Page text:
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March 15, 2017 BOOKLIST
Find more The Listen List
The Listen List highlights extraordinary narrators and listening experiences that merit special attention by a general adult audience and the librarians who advise them. Recordings are selected because they are engaging and make one reluctant to stop listening; because the narration creates a new experience, offering listeners something they could not create by their own visual reading; and because the narrator achieves an outstanding performance in terms of voice, accent, pitch, tone, inflection, rhythm, and pace. This juried list, designed for avid listeners and those new to the pleasures of stories read aloud, includes fiction and nonfiction and features voices that enthrall, delight, and inspire.
Simultaneously heartwarming and heartbreaking, Woodson’s approachable and compelling free verse reflects the African American experience of growing up in 1970s Brooklyn. Miles’ pitch-perfect inflection evokes universal feelings of memory, friendship, and the magic of place in this rhythmic narration.
The Bazaar of Bad Dreams. By Stephen King. Read by Stephen King and others. Simon & Schuster Audio, CD, $49.99.
A stellar cast of actors presents this career-spanning collection of short works, punctuated by King’s engaging, conversational commentary describing his writing process and inspiration. Through atmospheric, nuanced performance, each work achieves a dramatic reinterpretation of a range of genres, from humor to horror.
Because of Miss Bridgerton. By Julia Quinn. Read by Rosalyn Landor.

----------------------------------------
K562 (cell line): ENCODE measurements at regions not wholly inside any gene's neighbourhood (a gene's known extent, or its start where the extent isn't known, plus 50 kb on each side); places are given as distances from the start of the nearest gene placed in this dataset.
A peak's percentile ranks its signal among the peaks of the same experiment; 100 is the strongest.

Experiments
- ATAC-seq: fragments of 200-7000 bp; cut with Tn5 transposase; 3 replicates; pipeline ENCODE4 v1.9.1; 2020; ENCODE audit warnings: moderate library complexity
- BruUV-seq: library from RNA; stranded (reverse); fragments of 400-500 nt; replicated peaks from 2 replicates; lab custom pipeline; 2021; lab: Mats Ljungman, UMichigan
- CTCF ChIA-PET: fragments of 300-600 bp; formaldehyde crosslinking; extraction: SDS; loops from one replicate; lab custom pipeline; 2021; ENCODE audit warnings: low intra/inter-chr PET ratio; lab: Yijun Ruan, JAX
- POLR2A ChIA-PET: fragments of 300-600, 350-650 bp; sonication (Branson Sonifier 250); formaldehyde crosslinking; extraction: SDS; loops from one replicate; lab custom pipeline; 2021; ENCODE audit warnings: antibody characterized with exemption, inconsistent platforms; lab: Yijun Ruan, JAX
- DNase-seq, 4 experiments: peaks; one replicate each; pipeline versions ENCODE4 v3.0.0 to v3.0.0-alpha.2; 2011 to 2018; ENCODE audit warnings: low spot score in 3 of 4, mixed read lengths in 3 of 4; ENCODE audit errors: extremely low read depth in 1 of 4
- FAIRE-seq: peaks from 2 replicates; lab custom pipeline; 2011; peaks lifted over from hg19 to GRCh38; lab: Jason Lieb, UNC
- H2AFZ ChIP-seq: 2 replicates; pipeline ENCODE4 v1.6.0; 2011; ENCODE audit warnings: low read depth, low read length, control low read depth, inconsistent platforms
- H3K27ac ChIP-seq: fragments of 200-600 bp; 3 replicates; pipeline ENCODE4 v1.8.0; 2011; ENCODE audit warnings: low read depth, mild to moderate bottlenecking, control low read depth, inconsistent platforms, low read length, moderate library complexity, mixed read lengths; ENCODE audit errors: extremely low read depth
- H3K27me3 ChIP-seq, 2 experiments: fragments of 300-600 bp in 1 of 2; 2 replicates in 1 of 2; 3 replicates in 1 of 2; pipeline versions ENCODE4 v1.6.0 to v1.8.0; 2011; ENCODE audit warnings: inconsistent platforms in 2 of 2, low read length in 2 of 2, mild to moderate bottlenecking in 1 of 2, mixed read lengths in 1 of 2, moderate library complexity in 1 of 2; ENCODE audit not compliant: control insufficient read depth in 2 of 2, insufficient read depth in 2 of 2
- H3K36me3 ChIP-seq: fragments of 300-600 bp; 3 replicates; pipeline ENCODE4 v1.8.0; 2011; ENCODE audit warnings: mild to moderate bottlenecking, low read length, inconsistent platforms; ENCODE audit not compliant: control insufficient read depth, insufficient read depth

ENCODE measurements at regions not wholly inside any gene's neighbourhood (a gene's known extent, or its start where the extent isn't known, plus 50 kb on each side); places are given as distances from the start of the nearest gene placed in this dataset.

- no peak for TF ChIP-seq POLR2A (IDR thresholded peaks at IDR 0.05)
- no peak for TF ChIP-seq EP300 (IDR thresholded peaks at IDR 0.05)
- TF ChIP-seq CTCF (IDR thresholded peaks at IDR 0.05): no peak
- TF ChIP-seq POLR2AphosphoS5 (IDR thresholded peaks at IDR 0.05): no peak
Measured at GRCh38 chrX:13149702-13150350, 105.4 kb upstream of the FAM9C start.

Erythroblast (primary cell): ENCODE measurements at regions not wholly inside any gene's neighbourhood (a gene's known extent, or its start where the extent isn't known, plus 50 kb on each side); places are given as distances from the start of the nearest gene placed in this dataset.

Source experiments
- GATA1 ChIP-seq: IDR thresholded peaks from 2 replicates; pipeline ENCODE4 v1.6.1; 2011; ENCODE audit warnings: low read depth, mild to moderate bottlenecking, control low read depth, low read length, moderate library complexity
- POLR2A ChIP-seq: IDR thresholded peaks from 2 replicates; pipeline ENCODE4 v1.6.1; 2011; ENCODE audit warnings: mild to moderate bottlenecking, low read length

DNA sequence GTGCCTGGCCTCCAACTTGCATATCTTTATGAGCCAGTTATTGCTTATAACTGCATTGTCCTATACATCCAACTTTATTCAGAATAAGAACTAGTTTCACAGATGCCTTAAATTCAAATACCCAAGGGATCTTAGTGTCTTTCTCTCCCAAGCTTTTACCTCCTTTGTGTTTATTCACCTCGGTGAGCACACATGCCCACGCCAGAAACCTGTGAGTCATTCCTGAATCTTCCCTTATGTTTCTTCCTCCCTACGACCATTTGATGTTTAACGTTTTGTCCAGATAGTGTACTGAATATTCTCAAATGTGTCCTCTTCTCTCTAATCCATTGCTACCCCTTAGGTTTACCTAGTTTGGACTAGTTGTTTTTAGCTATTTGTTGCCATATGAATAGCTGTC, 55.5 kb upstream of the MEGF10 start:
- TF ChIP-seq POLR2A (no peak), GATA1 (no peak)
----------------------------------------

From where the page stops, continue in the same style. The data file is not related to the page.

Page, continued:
HarperAudio, DD, $24.99; Blackstone Audio, CD, $39.99.
Landor’s polished reading perfectly matches Quinn’s clever, witty historical romp, providing a delightful listening experience. Through a sophisticated British accent and subtle changes in tone, the storyteller’s distinctly voiced performance impeccably conveys the exasperation and romantic tension that draw listeners into the budding love story, building to a sensual, satisfying culmination.
The Curious Charms of Arthur Pepper. By Phaedra Patrick. Read by James Langton. Harlequin Audio, CD, $39.99; Blackstone Audio, CD, $39.99.
Langton’s unhurried delivery charms in this heartwarming yet often bizarre adventure of adorable octogenarian Arthur Pepper as he bumbles his way through a scavenger hunt into his late wife’s undisclosed past. From high-pitched middle-class Bernadette to her mumbling, teenage son, listeners forge an emotional connection courtesy of adroit expressions of character development.
Evicted: Poverty and Profit in the American City. By Matthew Desmond. Read by Dion Graham. Books on Tape, DD, $95.
Listeners will experience a shift in their worldviews as this significant work of ethnography reveals the impact of eviction on poverty in America’s society and culture. Graham’s sobering, empathetic narrative captures the personalities of eight struggling families and two landlords while conveying author Desmond’s painstaking data collection and intimate reportage.
Julian Fellowes’s Belgravia. By Julian Fellowes. Read by Juliet Stevenson. Hachette Audio, CD, $35; Blackstone, CD, $118.99.